Monday, June 25, 2007

How to Raise Intelligent, Healthy, Happy Kids

Doesn't that sound like the handbook you should've been handed when your child was born?

Instead of having one essential manual to raising children, there are about 100,000 "authorities" on the subject, including our parents, siblings, friends and even complete strangers.

Your boss knows just the trick to make your child sleep through the night (and NO, it didn't work). Your mother-in-law is sure that you're breastfeeding your child too often. And, by the way, won't that rot their teeth? And while we're talking about health, your own mother thinks that the baby is overweight and that it's a permanent condition.

Child-rearing is one of the most individual experiences I've ever known. While certain books were helpful (What to Expect When You're Expecting), many were either overkill or simply wrong. And good intentions aside, I almost felt like everyone's suggestions were somehow compensation for not doing something right when they raised their own kids (who are often times akin to demon-spawn).

So all that being said, here are the few things that I think may apply to everyone:

1. Time goes faster than you think. I know that sounds simple. But the faster you can start relishing every day, week and month instead of looking forward to the next part in your child's life, the better. I wish the last eight years had gone slower. I hope that time slows down even now.

2. Good manners are a must. Start coaching before he can speak. And keep reinforcing all during his youth. Otherwise, he will annoy his teachers, friends and friends' parents. It's MUCH harder to learn good manners when you're older, help him out by starting now.

3. Nutrition will affect how he learns. Have a good, balanced diet including plenty of vegetables. Sneak them in casseroles if you have to, and try your best to help your child experiment with food more. Again, it's a life-long habit.

4. Don't try to be a best friend. Be a Parent. They'll have lots of other friends, but only two parents. Kids need discipline (I said 'discipline', not 'punishment'), and it makes their lives easier to know what's expected of them. Kids whose parents are lax on discipline have a difficult time at school and making friends.

5. Spend quality time with your kids. This does NOT include watching TV. The most important part of quality time is talking and really listening. Most of the time when my son goes into another long-winded story about some new Storm Trooper ship he's created my mind immediately wants to wander. But, it's important to him, ergo, it's important to me.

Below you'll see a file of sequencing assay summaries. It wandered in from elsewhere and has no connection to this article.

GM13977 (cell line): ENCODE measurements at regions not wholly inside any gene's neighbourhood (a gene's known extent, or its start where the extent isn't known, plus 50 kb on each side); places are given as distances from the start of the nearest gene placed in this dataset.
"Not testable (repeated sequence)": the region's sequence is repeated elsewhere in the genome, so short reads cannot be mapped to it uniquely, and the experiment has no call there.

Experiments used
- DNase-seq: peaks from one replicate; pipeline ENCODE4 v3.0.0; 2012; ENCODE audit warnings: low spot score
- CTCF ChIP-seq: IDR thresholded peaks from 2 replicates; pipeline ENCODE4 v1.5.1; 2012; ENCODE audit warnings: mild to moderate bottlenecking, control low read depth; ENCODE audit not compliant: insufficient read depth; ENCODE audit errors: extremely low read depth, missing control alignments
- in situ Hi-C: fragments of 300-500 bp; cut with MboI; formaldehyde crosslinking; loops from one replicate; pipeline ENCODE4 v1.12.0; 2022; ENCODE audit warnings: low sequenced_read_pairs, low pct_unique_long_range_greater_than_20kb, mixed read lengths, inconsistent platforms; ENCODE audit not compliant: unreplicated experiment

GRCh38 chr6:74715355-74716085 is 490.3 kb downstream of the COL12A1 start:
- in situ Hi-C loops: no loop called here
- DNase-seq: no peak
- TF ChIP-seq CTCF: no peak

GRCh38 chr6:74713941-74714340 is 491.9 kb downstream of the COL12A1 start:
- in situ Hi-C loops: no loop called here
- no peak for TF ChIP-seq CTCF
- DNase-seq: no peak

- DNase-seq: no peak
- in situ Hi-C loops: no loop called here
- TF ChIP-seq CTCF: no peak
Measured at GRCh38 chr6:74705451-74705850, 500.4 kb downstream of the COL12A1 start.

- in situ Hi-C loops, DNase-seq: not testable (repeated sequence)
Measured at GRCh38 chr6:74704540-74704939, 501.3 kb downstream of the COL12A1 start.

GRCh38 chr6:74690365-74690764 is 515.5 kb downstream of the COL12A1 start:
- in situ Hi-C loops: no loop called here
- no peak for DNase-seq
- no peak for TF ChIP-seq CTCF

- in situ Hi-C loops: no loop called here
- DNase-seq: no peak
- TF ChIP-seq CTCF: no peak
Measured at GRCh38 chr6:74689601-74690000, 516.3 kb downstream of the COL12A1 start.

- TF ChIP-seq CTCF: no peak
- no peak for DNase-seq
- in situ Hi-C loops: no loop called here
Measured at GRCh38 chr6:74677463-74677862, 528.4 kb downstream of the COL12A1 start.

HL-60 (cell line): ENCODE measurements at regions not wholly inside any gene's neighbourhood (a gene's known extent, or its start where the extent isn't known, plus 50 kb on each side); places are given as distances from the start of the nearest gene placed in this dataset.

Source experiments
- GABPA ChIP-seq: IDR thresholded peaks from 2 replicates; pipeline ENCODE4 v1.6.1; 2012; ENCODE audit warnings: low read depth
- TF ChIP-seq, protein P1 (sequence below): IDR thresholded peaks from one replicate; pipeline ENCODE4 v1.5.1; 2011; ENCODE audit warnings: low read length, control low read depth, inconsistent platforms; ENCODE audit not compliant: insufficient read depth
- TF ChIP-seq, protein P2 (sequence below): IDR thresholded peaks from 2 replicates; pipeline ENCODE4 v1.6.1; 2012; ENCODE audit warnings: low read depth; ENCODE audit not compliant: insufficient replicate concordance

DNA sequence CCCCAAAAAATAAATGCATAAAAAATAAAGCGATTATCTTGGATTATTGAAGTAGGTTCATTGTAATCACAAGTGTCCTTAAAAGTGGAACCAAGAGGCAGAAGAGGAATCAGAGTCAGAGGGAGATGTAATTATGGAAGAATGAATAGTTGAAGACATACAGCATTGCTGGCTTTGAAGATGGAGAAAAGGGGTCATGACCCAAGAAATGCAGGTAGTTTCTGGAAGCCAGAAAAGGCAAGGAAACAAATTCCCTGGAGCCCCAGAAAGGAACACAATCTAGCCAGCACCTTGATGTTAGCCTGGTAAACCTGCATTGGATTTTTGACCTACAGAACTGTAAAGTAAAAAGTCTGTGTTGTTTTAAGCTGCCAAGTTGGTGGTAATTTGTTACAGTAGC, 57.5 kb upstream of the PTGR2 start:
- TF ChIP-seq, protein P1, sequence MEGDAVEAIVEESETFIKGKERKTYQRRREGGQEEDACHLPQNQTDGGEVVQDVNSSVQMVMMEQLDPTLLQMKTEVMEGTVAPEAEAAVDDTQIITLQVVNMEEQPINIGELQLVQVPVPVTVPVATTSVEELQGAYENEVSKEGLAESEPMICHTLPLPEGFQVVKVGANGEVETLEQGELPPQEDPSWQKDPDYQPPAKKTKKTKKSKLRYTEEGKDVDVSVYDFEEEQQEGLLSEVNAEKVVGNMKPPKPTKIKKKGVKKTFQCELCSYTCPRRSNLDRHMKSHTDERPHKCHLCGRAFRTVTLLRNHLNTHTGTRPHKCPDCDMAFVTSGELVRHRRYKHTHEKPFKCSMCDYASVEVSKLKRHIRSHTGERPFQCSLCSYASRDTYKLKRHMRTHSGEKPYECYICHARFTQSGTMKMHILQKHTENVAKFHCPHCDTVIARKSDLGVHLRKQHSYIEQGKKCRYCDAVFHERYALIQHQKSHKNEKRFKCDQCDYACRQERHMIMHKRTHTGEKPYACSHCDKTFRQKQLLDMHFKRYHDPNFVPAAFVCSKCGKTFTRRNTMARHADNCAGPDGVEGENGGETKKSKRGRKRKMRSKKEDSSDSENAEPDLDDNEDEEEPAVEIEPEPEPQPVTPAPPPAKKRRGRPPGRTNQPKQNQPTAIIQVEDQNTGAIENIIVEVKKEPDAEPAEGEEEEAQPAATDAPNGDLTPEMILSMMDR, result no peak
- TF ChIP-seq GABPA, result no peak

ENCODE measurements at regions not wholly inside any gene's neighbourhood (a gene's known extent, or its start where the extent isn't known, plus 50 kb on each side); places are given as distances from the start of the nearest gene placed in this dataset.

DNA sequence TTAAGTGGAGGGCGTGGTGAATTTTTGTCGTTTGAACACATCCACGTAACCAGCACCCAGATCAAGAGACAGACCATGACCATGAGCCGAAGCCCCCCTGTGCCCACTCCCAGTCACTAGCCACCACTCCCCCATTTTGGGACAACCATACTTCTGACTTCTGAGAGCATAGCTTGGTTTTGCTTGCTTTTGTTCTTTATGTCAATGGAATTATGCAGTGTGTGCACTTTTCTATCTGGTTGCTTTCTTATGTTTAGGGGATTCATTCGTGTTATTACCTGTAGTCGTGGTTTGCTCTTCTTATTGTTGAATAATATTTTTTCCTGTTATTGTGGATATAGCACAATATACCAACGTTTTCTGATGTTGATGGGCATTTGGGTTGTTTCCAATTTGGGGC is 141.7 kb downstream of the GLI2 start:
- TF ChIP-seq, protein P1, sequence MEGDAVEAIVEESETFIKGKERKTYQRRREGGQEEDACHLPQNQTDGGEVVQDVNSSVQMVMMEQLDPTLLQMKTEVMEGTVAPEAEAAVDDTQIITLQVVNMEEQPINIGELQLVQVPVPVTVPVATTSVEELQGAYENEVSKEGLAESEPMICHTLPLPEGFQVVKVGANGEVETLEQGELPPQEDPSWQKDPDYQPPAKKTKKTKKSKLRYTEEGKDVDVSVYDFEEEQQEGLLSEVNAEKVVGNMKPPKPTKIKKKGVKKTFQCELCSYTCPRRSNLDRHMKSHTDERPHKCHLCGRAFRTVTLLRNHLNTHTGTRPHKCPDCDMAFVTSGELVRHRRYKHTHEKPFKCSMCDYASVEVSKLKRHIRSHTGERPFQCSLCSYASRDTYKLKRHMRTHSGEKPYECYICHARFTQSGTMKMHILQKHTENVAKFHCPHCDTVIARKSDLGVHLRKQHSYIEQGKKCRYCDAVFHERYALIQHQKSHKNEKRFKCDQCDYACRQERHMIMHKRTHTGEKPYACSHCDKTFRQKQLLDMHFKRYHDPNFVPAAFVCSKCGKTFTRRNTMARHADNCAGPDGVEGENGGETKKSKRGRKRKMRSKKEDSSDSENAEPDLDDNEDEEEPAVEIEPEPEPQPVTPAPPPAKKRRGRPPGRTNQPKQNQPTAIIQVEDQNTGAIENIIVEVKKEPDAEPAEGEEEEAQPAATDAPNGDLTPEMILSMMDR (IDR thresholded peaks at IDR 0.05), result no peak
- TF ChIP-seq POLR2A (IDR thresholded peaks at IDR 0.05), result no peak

6. Don't let him chicken out of experiences when it's safe. My son tries to convince me to let him skip his swim lessons. I can't blame him for trying. :) But I know that it's safe and that it's just the fear of the water that makes him hate it. But ultimately, he's way better off if I stick to my guns and insist he try it. He was also trying to refuse taking his training wheels off his bike. That was about 1 week ago. He rides his bike with more comfort than me now! Sans training wheels.

Well, that's about all I know. Good luck to anyone raising their own.

Sunday, June 17, 2007

Thursday, June 07, 2007

2nd Grade Already!!

That's right.

I'm the proud mother of a child headed into second grade this fall. Eek!

When we were young kids, most of us wished to be older. Now, of course, most of us wish we could be younger!

But mostly, now I just wish to be aware enough to enjoy each moment with my son...because lord knows that I haven't figured out the secret to slowing down time.

This year has flown by. I was lucky enough to be at home with my son this year, so I got to meet and interact with all of the children and parents from his class. It was an awesome experience.

I've met people from Finland, Burma, England, New Orleans, Cascadia (California), along with a few locals as well. And they pretty much were friendly, nice people no matter where they were from.

We went shopping together, went for coffee together, had birthday parties together, shared food and recipes, went for walks and hikes together, and volunteered at many school events.

I think that I'll really miss being at home now that I've had such an amazing year with these wonderful people.

Sunday, June 03, 2007

Dating after marriage

What a strange new territory. I never really thought about dating again until recently. After going to court and turning in the proper paperwork to get my divorce moving, it starts to seem more like a real possibility.

The problem? The last time I dated, I thought this: dating sucks.

Sure, it's fun, having those first excited feelings when you meet someone new, but after a few go-rounds with some...*a-hem*...losers, the appeal of dating now seems even less thrilling than when I was younger and could still qualify as somebody's "trophy wife."

These days, I'm nobody's "trophy" (of course referring strictly to looks). I'm a mom and I'm almost 30. And, I look about right for those circumstances, perhaps better than some. But it's not my looks (or theirs) that concerns me.

I think about how long it really takes to get to know someone. And to trust them. I have a difficult enough time just making good friends, let alone trying to find someone good enough to share my life and my bed with.

I guess I can try to forget about dating and focus on trying to fulfill all of my dreams for myself. And maybe if Mr. Right happens along at the right moment, I'll notice him. In the meanwhile, I think I need to make sure to avoid all the Mr. Wrongs that apparently think that physical attraction is the main basis for all good relationships.